The British public is wary. In December, consumer confidence hit a five-year low according to the GfK index, fueled by the public’s concern surrounding the UK’s economy. Christmas sales were flat, showing zero percent year-on-year growth, according to the British Retail Consortium (BRC) - the worst December performance since 2008. Debenhams and Marks and Spencers were among the UK retailers reporting drops in the important festive season trading months. Footfall has also been poor. In February, it fell by 2.0 percent, marking the fifteenth month of consecutive decline, according to Springboard - the weakest February in five years. According to GlobalData, fashion spend in town centres is expected to slump by 13.8 percent by 2023.
But it's not all doom and gloom. While brick-and-mortar might be facing some speed bumps, it would be wrong to say the high street is dying. The retail landscape, like every industry, is evolving. In this article, FashionUnited takes a look at some of the ways the fashion retail is changing, and we look ahead - with the help of industry professionals - at how it might look in ten years from now.
M-commerce and the growth of online shopping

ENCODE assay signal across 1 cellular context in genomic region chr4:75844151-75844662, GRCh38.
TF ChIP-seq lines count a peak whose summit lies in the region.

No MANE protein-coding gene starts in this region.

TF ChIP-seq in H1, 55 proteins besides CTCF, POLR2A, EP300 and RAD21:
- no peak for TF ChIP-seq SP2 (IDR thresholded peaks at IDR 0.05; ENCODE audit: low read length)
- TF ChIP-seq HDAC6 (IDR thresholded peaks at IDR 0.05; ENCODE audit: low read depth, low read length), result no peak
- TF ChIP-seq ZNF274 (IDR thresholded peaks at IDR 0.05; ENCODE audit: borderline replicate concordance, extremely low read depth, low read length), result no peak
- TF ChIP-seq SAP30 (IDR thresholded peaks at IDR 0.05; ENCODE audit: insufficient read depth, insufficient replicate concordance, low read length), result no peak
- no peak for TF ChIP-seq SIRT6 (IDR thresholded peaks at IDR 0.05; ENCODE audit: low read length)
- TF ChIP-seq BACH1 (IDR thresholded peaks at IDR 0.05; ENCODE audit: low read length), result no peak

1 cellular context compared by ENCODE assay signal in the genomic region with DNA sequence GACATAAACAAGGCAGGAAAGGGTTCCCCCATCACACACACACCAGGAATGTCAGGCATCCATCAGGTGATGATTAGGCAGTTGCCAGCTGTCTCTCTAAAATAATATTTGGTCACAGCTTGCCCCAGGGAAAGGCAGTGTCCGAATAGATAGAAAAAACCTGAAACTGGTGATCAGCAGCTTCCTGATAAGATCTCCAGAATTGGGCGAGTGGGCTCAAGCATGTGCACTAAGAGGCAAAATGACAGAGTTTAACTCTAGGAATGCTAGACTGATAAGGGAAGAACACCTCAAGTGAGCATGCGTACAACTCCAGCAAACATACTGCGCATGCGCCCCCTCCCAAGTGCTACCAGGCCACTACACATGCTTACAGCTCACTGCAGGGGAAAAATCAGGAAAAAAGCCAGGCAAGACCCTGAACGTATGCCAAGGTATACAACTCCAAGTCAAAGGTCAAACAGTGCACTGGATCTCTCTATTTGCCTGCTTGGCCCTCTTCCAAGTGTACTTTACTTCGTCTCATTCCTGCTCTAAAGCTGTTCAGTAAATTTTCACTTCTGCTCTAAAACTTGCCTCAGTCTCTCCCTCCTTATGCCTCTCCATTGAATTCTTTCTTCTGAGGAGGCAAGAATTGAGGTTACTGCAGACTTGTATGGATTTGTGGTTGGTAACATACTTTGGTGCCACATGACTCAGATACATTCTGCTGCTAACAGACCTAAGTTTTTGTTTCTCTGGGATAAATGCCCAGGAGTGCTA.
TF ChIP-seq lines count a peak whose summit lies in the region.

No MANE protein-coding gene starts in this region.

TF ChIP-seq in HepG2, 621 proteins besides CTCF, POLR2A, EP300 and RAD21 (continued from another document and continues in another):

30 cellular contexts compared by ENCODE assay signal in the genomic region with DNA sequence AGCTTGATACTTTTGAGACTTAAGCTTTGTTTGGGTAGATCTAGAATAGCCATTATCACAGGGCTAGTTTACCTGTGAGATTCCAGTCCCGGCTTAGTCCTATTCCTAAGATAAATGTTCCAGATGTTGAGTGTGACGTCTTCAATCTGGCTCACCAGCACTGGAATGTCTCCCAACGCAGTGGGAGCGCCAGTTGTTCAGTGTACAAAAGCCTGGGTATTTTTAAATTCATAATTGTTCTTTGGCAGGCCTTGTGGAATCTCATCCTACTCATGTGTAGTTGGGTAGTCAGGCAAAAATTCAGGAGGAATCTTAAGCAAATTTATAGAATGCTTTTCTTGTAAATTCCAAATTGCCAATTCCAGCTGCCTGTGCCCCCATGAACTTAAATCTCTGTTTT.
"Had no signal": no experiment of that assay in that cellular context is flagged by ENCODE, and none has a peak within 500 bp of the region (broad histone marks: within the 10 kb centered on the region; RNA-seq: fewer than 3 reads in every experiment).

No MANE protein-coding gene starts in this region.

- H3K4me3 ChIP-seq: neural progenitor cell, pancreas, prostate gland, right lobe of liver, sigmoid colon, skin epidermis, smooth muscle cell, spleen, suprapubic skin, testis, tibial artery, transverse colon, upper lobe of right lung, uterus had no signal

One of the biggest contributors to retail’s seismic change in recent years is undoubtedly the growth of online shopping. A 2018 study by Ofcom found that the average Briton spends 24 hours a week online (more than twice the time they did in 2011), and checks their phone every 12 minutes.
It makes sense then that such a big proportion of our shopping is now done online. With a few simple clicks and from practically anywhere shoppers can explore items, check prices and make purchases. And mobile shopping is making that even easier. Online sales are growing at a rate of 16 percent annually in the UK and are predicted to overtake desktop sales globally by 2023, according to the latest Global Payment Trends report by Wordplay.
Social shopping is a key example of the importance of mobile shopping today. Social media has becomea considerable part of our lives, and companies know it; it seems like every week a social platform is announcing a new feature to better engage with its audience and their shopping habits. In March, for example, Instagram introduced a feature allowing its users to buy garments directly from its app, without having to redirect customers to the specific brand’s site before purchasing.
Similarly, Zara recently tapped into the power of social influencers with their collaborative Instagram, @livingzara. A new influencer takes over the account every week to create content featuring Zara items available to shop from Instagram.
As the influencer economy continues to grow and Instagram makes further enhancements, we can expect to see more brands adopting these practices and purchases via social media further integrate into consumer shopping habits.
Experiential Retail: Brick-and-mortar 2.0